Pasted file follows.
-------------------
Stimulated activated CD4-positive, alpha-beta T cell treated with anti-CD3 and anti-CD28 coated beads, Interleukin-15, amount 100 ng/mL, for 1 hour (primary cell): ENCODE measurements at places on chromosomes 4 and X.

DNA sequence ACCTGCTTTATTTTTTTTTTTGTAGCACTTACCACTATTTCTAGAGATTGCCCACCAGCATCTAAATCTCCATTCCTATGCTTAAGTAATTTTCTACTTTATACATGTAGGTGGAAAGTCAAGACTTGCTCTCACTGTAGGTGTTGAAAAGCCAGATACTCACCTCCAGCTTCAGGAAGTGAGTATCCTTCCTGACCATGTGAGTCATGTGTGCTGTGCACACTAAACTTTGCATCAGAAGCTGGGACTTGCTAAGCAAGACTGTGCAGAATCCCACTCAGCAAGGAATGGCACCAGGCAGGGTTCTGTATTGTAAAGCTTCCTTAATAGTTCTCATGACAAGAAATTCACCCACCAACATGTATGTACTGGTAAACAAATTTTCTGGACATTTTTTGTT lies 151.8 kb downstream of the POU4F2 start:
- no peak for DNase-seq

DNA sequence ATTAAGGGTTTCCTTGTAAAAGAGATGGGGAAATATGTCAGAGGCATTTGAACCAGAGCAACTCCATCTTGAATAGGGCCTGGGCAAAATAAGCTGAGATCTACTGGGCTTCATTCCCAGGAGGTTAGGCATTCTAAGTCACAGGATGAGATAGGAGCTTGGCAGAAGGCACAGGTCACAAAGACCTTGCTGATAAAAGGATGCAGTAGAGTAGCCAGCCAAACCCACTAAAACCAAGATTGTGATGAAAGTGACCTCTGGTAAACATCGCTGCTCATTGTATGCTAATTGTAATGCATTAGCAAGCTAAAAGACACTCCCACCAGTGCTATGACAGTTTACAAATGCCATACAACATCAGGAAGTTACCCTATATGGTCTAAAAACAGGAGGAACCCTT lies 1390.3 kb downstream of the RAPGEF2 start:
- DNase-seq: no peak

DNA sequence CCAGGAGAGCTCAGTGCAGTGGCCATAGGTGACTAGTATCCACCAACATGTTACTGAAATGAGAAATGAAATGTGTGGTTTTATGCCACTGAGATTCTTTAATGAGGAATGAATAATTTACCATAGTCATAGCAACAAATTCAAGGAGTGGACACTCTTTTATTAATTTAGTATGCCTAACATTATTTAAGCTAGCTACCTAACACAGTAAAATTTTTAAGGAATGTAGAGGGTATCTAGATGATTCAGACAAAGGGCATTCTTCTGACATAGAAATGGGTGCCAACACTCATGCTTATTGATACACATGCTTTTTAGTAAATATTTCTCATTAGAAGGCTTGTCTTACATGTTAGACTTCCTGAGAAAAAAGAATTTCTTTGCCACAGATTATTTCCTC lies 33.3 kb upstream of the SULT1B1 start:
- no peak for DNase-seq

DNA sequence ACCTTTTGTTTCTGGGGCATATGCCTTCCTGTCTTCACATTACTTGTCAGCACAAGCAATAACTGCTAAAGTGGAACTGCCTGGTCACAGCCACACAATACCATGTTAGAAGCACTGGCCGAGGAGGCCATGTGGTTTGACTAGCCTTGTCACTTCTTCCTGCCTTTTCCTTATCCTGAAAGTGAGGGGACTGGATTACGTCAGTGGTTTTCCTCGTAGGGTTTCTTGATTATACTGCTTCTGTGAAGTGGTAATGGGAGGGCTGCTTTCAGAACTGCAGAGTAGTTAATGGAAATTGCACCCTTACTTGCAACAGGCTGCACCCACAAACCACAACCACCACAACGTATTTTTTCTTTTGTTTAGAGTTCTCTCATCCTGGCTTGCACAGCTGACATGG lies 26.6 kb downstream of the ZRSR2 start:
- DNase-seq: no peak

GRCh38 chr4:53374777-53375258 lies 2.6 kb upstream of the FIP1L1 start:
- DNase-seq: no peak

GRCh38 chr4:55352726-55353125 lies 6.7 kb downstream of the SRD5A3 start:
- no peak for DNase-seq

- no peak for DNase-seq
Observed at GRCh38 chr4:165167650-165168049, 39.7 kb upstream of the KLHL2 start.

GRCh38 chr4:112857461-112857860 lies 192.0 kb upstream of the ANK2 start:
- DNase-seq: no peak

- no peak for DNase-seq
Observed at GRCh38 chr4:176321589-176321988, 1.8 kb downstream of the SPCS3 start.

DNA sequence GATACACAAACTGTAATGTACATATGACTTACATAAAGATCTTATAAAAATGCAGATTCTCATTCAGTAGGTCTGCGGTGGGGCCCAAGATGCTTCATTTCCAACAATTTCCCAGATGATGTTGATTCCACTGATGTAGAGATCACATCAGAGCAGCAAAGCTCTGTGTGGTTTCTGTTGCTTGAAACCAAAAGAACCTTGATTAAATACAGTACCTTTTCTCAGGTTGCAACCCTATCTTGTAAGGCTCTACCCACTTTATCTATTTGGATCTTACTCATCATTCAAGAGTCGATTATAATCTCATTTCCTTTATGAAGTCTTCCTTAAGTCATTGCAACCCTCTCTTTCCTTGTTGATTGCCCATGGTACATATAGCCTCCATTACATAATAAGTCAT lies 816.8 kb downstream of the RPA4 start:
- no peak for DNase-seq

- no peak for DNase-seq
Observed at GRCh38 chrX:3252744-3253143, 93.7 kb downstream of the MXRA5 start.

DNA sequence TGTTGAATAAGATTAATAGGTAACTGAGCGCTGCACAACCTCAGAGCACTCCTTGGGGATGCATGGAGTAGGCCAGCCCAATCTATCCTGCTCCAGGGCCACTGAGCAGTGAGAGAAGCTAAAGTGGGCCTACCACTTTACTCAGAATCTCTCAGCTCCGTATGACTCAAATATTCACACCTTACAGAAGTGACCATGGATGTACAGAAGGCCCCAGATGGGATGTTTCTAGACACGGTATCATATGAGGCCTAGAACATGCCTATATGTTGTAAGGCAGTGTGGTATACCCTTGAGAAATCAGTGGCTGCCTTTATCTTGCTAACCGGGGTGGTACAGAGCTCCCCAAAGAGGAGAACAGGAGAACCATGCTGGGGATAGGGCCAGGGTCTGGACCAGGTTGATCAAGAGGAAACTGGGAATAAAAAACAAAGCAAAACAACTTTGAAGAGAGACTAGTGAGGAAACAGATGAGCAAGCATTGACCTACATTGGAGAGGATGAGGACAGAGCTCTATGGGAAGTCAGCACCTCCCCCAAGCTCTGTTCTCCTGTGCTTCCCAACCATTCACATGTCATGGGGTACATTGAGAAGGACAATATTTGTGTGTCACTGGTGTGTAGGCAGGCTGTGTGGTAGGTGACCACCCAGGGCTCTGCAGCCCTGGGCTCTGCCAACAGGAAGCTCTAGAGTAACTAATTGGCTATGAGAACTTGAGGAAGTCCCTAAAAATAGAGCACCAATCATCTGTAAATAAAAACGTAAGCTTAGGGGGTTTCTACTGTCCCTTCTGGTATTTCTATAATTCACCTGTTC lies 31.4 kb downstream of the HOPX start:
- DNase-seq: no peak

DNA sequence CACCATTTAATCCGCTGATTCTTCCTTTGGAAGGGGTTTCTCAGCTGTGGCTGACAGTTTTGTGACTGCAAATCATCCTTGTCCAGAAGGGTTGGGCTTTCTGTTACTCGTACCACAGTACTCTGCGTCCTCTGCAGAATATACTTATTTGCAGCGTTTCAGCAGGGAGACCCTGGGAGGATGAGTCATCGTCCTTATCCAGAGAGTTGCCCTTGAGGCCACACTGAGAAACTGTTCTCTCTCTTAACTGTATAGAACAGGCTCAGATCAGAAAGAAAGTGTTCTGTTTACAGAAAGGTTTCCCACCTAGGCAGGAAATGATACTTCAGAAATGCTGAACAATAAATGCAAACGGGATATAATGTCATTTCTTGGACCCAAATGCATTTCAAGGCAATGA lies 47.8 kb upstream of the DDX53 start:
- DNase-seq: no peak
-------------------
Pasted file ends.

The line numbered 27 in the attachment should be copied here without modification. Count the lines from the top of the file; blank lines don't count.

- DNase-seq: no peak